A Nutrition-Conscious Happy Hour in Your Future? | The American Spectator | USA News and Politics
A Nutrition-Conscious Happy Hour in Your Future?
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Distillers of alcoholic beverages may include “nutrition data” labels on liquor bottles in the near future. Sometime soon all liquor bottles will likely show the number of calories and carbohydrates in each “serving.” Some commentators predict that at long last there will be a real deterrent to problem drinking.

Our society has preached against the evils of alcohol for generations. For decades, the Women’s Christian Temperance Union railed against the dangers of demon rum. This agitation was partially responsible for the enactment of Prohibition in the 1920s. Rather than controlling drinking, this federal law resulted in the development of a vast underground industry of speakeasies, the accelerated growth of organized crime, and the production of millions of gallons of moonshine and bathtub gin.

More recently, kill-joy activists have lobbied against “happy hour” two-for-one drink bargains and have succeeded in barring advertisements for booze on radio and TV. And, of course, Mothers Against Drunk Driving have pressed for increased penalties for driving under the influence and lowering the intoxication levels on breathalyzer exams.

Additionally, federal, state, and local taxes on alcoholic beverages are virtually confiscatory… and getting higher with every budget crisis, as legislators look for another vice to target for a “revenue enhancing” sin tax. It’s a close race, but someday soon liquor may be taxed at rates higher than the usual taxation whipping boy, tobacco.

The initiatives to control drinking have had only a moderate impact on the consumption of alcoholic beverages in this country. Happy hours are as happy as ever. Attitude adjustment hours continue to thrive in American households. And binge drinking continues to be a major problem on college campuses nationwide.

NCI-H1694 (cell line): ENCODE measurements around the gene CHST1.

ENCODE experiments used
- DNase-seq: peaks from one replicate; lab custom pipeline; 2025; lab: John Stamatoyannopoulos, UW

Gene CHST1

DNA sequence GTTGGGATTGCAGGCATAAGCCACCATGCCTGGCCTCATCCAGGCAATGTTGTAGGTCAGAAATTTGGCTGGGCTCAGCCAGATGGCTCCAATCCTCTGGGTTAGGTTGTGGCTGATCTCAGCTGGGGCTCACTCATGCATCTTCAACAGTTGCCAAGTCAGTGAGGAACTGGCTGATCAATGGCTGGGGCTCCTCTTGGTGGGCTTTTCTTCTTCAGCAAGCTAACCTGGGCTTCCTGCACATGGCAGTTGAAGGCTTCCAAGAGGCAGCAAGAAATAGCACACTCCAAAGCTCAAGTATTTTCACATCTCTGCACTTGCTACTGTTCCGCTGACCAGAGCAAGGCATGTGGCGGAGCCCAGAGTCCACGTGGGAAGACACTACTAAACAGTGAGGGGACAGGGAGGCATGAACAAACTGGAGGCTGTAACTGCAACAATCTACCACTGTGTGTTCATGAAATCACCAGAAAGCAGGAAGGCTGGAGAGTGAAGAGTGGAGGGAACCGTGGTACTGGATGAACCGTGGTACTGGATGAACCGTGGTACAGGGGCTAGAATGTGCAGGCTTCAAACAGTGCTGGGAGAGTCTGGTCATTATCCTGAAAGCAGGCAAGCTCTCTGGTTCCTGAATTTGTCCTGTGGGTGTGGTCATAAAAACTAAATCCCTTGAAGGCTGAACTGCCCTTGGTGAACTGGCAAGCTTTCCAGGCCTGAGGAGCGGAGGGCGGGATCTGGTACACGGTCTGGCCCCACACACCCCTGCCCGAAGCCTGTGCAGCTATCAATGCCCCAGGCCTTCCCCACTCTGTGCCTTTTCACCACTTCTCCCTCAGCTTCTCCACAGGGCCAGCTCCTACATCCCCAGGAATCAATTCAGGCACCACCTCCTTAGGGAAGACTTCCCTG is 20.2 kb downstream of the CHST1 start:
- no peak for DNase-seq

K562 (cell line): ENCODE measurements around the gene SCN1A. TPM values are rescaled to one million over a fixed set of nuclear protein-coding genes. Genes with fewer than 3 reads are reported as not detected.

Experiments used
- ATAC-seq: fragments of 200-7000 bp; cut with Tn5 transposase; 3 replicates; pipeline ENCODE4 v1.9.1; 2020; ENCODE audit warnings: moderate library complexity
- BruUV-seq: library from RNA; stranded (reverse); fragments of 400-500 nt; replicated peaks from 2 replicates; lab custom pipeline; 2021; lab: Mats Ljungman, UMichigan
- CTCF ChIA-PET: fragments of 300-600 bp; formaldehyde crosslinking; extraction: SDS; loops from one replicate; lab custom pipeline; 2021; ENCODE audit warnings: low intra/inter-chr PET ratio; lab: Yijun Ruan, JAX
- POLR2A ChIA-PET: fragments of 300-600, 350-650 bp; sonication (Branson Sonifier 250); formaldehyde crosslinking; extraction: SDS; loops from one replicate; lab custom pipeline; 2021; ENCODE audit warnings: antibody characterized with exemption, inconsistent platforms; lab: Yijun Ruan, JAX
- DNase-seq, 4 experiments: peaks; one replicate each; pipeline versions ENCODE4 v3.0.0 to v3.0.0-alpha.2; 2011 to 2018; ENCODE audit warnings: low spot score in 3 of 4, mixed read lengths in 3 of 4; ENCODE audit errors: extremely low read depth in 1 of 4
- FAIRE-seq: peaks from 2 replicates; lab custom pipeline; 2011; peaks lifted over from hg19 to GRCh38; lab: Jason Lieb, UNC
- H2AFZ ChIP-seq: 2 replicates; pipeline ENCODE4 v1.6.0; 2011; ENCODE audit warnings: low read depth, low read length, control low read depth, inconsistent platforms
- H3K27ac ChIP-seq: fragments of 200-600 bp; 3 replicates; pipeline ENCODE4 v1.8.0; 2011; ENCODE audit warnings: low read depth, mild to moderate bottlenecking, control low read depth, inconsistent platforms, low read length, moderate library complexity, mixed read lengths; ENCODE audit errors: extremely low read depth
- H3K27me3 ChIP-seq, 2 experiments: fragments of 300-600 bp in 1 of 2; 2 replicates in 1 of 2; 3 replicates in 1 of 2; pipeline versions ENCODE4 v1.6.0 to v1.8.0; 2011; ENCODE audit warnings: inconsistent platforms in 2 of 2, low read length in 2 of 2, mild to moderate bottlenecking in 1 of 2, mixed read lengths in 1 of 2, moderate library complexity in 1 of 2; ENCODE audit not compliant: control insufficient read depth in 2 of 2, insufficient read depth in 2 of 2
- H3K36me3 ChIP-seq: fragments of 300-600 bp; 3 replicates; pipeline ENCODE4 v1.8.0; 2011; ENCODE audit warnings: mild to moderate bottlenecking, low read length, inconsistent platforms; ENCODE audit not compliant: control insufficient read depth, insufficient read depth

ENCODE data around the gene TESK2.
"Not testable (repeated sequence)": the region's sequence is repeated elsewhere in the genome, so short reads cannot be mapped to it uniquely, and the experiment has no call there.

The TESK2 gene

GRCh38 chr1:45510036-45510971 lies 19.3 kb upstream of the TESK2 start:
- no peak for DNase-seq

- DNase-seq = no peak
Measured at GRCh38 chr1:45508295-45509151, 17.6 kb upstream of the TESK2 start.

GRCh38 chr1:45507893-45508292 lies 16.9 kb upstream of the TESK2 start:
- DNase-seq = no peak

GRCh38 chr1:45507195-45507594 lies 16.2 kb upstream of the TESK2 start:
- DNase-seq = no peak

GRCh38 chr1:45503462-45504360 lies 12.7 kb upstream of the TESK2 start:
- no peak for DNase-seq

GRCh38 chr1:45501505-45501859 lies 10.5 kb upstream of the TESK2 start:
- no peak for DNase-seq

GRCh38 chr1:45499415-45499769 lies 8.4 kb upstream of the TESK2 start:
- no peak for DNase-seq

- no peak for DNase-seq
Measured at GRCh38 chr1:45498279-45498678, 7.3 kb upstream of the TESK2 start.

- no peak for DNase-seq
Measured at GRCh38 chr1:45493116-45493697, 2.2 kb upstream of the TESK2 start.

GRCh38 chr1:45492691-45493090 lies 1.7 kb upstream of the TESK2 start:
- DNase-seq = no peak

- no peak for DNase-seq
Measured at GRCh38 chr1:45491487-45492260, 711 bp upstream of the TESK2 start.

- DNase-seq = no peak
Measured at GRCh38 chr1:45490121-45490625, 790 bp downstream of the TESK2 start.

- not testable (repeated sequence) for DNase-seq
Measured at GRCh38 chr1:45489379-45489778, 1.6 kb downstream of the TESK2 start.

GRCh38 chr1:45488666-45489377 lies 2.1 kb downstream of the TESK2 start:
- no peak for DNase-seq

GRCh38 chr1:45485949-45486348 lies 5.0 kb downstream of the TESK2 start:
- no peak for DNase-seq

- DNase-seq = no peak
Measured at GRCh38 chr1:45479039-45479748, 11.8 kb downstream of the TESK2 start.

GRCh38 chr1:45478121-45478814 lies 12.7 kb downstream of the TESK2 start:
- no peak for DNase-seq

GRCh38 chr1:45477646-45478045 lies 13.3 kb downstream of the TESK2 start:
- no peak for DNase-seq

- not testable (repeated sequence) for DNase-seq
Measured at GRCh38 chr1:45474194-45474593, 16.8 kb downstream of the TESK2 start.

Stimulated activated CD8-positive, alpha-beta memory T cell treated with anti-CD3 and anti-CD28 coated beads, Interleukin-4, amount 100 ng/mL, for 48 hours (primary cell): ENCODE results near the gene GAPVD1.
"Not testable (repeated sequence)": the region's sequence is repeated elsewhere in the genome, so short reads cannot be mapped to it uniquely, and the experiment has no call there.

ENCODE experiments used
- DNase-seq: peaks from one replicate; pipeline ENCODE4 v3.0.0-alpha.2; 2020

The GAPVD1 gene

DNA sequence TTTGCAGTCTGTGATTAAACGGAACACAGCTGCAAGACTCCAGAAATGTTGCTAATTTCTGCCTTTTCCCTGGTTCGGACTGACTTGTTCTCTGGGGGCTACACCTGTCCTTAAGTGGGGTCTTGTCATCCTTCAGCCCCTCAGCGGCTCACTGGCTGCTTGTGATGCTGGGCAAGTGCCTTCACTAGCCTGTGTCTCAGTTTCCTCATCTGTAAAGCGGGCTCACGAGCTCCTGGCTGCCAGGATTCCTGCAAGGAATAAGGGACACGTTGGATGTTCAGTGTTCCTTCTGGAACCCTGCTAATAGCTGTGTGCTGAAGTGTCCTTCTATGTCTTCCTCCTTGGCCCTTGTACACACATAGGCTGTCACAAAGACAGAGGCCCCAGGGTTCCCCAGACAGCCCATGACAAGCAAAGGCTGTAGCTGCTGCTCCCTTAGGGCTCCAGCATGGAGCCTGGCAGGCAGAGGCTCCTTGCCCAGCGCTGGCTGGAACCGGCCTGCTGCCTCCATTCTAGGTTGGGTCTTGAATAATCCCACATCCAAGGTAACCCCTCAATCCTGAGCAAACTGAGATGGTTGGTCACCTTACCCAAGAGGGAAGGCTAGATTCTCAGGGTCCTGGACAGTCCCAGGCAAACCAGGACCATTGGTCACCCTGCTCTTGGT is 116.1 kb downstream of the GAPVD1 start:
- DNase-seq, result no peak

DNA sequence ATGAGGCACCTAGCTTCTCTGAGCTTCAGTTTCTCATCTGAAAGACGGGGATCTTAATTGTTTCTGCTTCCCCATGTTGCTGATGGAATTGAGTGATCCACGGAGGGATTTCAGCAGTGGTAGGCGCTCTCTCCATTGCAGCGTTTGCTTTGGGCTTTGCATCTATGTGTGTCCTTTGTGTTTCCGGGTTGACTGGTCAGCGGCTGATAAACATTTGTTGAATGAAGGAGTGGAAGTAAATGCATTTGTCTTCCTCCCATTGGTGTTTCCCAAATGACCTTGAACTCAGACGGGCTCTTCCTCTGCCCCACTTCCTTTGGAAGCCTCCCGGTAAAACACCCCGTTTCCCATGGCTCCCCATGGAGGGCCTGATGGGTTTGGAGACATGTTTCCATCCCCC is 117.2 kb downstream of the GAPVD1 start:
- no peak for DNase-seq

But, now there’s a program that may finally get drinkers’ attention and dramatically reduce the consumption of alcohol. Labeling booze bottles with nutrition data may really strike a responsive chord with all those health/weight- obsessed and diet-crazed Americans. With the national mania over carbohydrates spawned by the Adkins diet fad, nutrition data on liquor bottles may make weight-watchers think twice about their drinking habits during the cocktail hour.

For decades, the government has issued a stark health warning on all booze labels:

(1) According to the Surgeon General, women should not drink alcoholic beverages during pregnancy because of the risk of birth defects.

(2) Consumption of alcoholic beverages impairs your ability to drive a car or operate machinery and may cause health problems. 

To be sure, I haven’t seen many pregnant women operating chainsaws or bulldozers, but I don’t think that has anything to do with Uncle Sam’s friendly warning. Frankly, I don’t think warnings about birth defects, health problems, or impairments have deterred drinkers from imbibing. Just look at the staggering number of arrests for driving while intoxicated. Drunk driving is as much of a problem today as it was before the government’s warning label was mandated on all booze bottles.

But some think this new nutrition labeling program will finally curb problem drinking in America. Maybe drinkers who are dieting will be deterred by knowing about all those carbs and calories in each cocktail. As they “adjust their attitude” with that evening cocktail, they also may be adjusting their carb and calorie intake. 

If this new alcoholic beverage nutrition information movement catches on, just imagine how marketing gurus for spirits will jump on the bandwagon with promotions for new Low-Cal Bourbon, Diet Gin, and Reduced-Carb Vodka. Or imagine bartenders asking, “Do you want a martini, or martini-lite?” or “Will that be our fat-free daiquiri?” or even “Would you like your diet gin and tonic with a squeeze of lime… or a cube of tofu?”

Nutrition on the rocks or marketing fantasy? It remains to be seen. In the meantime, “Here’s lookin’ at you, slim!”

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